Academic journal article Journal of Competitiveness Studies

How Consumers in India React to Online Privacy Concerns

Academic journal article Journal of Competitiveness Studies

How Consumers in India React to Online Privacy Concerns

Article excerpt


The number of Internet users in India is estimated at 462 million (Internet World Stats, 2017). This represents a 34.4% penetration in the Indian population, and a nearly 9000% growth since the year 2000. Businesses are targeting Indian consumers for e-commerce transactions in various categories of goods and services, from books and music to clothing, computers, and travel. There are also over 125 million Indians actively participating in social media (Ahuja & Bharadwaj, 2016), with Facebook, Twitter, LinkedIn and YouTube being the most popular ones. Along with the increase in Internet usage by Indian consumers, there is a growing concern about online privacy protection (Jain & Mishra, 2015). Invasion of online privacy involves the unauthorized collection, disclosure, or other use of personal information (Wang, Lee, & Wang, 1998). It is virtually impossible for people to transact business online without revealing personal information (Rust, Kannan, & Peng, 2002). Personal information is also often asked for when consumers are required to register on Websites before being able to peruse free content. Additionally, consumers' personal information can be obtained involuntarily by the use of cookies that track people's online surfing behavior. Vast amounts of information can thus be collected over the Internet, and digital networks can link all this private information in databases (Caruso, 1998). This information can be bought, sold, and traded, possibly without the consumers' permission. This increases the consumers' concerns regarding having to reveal personal information online and the way in which such information might be used (Fletcher, 2003). Such concerns range from the intrusion of one's privacy and being targeted with unsolicited advertisements to potential identity theft.

The relatively weak cyber privacy laws in India are likely to compound the online privacy concerns of Indian consumers (Basu, 2010; Bhasin, 2015). The Information Technology Act of 2000 and the subsequent Information Technology (Amendment) Act of 2008 grant legal sanction to online surveillance, monitoring, and identification of data by government agencies, thus reducing online privacy. Also, there are no robust provisions for protecting the privacy rights of Internet users from potentially unauthorized gathering and use of information by private parties (Gupta, 2010; Bhasin, 2015).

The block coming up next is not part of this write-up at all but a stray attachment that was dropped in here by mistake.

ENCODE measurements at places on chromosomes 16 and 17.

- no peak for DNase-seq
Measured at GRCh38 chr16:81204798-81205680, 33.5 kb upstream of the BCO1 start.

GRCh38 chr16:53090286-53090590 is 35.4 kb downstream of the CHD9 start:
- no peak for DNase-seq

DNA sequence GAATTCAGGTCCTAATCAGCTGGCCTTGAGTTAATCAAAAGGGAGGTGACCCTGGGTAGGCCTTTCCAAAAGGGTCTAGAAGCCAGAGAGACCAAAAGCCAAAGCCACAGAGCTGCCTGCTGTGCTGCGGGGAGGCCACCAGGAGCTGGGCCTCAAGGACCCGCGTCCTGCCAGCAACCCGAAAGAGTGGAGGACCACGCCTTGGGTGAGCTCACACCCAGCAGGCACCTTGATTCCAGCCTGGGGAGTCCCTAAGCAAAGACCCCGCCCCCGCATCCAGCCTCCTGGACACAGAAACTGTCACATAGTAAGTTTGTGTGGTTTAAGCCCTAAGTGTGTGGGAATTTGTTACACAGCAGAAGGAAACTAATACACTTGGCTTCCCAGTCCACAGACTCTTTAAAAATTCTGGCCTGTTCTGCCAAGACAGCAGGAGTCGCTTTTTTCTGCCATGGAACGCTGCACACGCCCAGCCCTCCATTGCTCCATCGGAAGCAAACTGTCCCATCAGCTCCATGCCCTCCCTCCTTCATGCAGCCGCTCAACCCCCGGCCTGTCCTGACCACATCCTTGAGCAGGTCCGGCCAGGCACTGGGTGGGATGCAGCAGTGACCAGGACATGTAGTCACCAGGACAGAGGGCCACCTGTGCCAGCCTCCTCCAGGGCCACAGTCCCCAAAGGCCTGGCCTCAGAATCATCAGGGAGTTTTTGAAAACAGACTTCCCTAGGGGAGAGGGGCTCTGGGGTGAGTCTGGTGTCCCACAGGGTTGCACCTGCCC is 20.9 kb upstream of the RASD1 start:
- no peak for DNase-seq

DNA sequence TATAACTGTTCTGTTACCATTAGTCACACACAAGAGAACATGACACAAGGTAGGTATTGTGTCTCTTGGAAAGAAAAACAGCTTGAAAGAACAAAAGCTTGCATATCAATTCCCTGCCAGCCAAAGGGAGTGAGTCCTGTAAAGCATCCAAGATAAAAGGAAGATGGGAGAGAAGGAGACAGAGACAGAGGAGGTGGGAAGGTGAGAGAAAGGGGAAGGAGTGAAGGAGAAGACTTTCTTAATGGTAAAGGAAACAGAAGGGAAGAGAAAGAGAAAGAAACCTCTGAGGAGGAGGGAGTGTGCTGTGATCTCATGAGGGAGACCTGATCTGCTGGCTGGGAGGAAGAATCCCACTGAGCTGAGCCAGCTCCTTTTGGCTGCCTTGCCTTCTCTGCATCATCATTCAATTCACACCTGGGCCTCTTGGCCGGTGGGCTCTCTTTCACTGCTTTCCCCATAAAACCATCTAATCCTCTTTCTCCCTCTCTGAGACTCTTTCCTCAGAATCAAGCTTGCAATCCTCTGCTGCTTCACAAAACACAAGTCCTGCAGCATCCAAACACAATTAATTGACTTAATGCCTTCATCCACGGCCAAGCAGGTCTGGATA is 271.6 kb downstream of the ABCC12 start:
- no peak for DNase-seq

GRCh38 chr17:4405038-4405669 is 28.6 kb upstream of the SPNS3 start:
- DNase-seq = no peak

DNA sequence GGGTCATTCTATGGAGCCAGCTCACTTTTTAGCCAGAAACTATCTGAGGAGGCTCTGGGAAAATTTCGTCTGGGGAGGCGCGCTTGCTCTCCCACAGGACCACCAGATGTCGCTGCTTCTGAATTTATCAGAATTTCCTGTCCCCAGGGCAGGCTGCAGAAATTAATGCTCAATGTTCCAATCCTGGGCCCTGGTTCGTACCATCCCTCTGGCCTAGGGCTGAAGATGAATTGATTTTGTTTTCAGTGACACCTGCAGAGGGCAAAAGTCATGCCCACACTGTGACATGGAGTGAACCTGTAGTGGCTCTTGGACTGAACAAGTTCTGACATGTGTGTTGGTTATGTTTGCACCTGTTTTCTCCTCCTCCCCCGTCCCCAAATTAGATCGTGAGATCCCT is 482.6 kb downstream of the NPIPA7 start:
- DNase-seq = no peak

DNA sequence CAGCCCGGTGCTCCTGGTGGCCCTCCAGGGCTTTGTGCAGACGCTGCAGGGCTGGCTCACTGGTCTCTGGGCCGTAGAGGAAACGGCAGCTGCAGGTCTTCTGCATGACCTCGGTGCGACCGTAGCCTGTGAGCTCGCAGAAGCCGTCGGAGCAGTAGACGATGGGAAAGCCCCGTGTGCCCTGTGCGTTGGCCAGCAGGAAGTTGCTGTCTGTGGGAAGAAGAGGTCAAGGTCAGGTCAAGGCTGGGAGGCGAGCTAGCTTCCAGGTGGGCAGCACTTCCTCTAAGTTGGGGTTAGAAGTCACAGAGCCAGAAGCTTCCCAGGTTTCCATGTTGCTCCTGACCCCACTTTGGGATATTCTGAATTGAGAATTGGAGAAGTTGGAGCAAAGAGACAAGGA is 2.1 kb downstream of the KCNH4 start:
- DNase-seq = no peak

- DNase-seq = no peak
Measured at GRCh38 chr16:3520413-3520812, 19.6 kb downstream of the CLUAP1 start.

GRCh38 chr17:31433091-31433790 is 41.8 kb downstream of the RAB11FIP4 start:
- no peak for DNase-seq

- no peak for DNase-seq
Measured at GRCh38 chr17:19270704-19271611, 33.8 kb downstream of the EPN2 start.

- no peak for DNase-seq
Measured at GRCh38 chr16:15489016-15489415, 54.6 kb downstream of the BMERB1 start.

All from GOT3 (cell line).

This paper is an exploratory study to investigate the factors that are likely to impact the online privacy concerns of Indian consumers. The study also investigates the protective measures that Indian consumers may implement to safeguard their online privacy.


Dinev and Hart (2004, 2006a) identified two major factors as influencers of online privacy concerns. These are: 1) the consumer's perceived vulnerability to the unauthorized gathering and misuse of personal information; and 2) the consumer's perceived ability to control the manner in which personal information is collected and used. Perceived vulnerability describes the perceived potential risk of personal information to be revealed (Raab & Bennett, 1998). The revelation of private information could be caused by many factors, such as accidental disclosure, unauthorized access, hacking into networks, etc. (Rindfleish, 1997). The possible negative consequences for consumers include identity theft (Saunders & Zucker, 1999), undesirable consumer profiling (Budnitz, 1998), and being targeted by unwanted advertising messages on the Internet (i.e., 'spam' e-mails). These factors contribute to consumers feeling increasingly vulnerable to the risk of misuse of their private information on the Internet and, therefore, experiencing increased online privacy concerns (Dinev & Hart, 2004). The perceived ability to control is the extent to which consumers think they can prevent personal information from being disclosed online (Culnan & Armstrong, 1999). …

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